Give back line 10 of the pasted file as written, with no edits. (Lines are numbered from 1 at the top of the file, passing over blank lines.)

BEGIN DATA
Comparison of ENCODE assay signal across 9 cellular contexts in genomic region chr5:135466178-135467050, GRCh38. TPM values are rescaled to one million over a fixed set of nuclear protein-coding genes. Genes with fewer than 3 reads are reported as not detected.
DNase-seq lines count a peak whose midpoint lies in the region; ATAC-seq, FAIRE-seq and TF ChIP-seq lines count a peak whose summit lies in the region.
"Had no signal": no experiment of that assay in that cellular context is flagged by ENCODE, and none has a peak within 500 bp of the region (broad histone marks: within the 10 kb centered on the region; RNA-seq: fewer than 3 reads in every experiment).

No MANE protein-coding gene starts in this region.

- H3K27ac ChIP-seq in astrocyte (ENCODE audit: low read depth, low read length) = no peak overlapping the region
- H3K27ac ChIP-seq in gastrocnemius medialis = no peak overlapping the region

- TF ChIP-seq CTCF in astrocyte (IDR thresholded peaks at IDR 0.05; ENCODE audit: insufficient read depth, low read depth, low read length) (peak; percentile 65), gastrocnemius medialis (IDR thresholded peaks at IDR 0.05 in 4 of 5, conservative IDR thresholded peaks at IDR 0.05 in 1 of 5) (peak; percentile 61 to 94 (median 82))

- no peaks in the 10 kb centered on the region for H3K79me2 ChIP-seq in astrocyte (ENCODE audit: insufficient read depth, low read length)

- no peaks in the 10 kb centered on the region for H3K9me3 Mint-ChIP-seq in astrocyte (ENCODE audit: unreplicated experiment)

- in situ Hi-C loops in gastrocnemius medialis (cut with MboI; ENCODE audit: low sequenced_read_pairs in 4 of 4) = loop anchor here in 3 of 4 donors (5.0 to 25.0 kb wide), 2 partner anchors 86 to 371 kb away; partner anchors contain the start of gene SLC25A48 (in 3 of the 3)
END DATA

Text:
- in situ Hi-C loops in gastrocnemius medialis (cut with MboI; ENCODE audit: low sequenced_read_pairs in 4 of 4) = loop anchor here in 3 of 4 donors (5.0 to 25.0 kb wide), 2 partner anchors 86 to 371 kb away; partner anchors contain the start of gene SLC25A48 (in 3 of the 3)